Sat, Feb 06, 2016 - Page 6 News List

Sichuan governor fired for disloyalty to CCP

PARTY DISCIPLINE:The Chinese ruling party also announced an investigation into Guangdong vice governor Liu Zhigeng, but gave no details about alleged violations

AP, BEIJING

Then-Sichuan governor Wei Hong, center, attends the opening ceremony of an agriculture expo in the provincial capital, Chengdu, on Nov. 19 last year.

Photo: AP

The governor of a major Chinese province has been accused of disloyalty to the Chinese Communist Party (CCP) and removed from his post, amid a growing consolidation of power by Chinese President Xi Jinping (習近平) that some have likened to a personality cult.

Deposed Sichuan Governor Wei Hong (魏宏) joins a long list of those sidelined in a sweeping crackdown on dissent, civil society and corrupt officials.

Unusually, the accusations against Wei made no mention of graft. He was accused only of violating “party discipline,” not of breaking the law, demoted to a vice departmental post and removed from his party duties.

Wei had been “disloyal to the party, dishonest and failed to value the many opportunities to receive education and rectify his wrongdoing,” the party’s Central Commission for Discipline Inspection said in an unusually long statement on its Web site.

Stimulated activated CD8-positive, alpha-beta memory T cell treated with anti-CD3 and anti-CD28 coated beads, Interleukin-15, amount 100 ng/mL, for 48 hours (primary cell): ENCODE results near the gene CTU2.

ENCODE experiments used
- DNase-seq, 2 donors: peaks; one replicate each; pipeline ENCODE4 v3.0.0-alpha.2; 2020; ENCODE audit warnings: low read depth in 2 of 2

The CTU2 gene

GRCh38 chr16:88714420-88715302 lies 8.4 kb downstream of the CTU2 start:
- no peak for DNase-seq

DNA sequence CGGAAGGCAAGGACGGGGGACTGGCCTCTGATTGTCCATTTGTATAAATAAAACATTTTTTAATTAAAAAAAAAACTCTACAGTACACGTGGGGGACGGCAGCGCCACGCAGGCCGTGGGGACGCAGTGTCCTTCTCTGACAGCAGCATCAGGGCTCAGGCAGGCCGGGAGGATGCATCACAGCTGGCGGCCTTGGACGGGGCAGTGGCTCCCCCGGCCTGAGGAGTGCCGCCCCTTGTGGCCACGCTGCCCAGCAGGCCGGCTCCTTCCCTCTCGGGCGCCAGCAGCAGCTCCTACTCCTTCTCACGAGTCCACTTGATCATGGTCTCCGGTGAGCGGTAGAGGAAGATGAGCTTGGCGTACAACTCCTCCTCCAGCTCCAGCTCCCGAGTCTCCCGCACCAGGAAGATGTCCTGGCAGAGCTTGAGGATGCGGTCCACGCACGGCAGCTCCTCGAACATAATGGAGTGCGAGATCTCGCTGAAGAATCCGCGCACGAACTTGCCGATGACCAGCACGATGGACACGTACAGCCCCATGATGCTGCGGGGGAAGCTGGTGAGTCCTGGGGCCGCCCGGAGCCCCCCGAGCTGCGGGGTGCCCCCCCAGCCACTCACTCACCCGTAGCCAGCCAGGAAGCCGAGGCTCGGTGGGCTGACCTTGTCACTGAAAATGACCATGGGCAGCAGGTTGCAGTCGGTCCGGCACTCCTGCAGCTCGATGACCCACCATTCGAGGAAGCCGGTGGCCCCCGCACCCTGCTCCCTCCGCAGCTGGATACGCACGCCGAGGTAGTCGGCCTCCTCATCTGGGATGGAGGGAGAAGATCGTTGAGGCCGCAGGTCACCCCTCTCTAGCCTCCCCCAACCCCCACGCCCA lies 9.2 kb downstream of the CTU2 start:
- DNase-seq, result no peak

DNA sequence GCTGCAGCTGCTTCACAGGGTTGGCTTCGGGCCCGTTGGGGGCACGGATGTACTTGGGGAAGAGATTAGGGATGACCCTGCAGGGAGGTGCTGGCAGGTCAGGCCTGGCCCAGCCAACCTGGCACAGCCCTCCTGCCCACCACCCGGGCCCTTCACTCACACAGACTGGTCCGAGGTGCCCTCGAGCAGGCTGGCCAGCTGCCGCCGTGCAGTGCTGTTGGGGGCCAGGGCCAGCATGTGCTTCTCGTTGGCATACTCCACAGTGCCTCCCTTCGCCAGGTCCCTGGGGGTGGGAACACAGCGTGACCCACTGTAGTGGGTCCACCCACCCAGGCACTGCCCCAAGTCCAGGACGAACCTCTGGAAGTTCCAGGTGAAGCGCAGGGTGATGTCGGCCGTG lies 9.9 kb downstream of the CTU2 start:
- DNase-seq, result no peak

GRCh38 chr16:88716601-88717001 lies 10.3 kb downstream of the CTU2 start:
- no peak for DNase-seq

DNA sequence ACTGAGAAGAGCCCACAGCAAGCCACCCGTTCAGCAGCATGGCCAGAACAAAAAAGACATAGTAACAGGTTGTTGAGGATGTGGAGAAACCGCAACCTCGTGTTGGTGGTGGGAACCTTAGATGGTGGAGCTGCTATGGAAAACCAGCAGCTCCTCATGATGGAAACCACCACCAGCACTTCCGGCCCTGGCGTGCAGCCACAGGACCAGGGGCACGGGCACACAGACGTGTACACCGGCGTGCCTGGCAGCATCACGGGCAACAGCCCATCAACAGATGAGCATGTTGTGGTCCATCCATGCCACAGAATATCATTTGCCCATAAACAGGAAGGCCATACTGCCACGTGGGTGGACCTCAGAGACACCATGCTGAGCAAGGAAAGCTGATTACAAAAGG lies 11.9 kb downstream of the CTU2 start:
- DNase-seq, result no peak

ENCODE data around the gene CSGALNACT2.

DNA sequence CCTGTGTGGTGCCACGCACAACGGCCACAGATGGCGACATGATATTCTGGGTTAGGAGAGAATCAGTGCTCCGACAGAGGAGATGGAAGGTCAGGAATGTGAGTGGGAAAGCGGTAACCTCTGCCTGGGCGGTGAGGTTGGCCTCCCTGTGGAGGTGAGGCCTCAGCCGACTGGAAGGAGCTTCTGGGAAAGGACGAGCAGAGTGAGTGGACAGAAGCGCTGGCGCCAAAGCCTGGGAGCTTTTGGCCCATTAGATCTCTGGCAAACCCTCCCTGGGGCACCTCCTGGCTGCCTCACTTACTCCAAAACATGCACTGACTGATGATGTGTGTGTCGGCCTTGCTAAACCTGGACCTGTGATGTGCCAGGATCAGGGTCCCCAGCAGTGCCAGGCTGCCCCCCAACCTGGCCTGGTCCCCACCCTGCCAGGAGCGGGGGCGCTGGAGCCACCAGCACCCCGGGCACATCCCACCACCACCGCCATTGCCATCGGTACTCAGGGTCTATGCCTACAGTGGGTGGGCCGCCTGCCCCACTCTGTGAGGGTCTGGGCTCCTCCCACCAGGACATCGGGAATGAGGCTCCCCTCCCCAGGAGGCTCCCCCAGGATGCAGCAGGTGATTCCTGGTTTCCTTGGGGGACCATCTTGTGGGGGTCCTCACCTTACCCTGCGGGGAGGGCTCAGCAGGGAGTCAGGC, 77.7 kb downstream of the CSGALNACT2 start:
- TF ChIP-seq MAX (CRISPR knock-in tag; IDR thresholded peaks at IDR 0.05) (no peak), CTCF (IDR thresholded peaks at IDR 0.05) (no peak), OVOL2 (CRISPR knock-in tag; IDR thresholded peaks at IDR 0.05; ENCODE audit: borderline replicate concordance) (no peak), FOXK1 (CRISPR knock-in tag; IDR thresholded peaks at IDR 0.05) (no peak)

Along with “seriously violating political and organizational discipline,” he also sought to subvert the investigation, refused to confess and interfered with judicial activities, the commission said.

No details were given about the specific accusations against Wei, who had spent most of his career in the Sichuan party apparatus and was also a delegate to the national party and government congresses.

The commission also announced an investigation into a vice governor of the southern province of Guangdong on the same charge. It said Liu Zhigeng (劉志庚) was under investigation, but gave no details about his alleged violation of party discipline.

The accusations appear to show an expansion of Xi’s anti-corruption campaign to include those who fail to profess fealty to his leadership personally, said Willy Lam (林和立), who closely follows China’s elite politics at the Chinese University of Hong Kong.

Whereas previous leaders had tolerated some degree of factionalism, Xi appears intent on removing all who would fail to toe the line, Lam said.

Wei may have been suspected of being under the sway of one of Xi’s two predecessors, Jiang Zemin (江澤民) and Hu Jintao (胡錦濤), he said.

“This is a warning to party members that they can lose their place,” Lam said. “It is an alarming development in the personality cult around Xi.”

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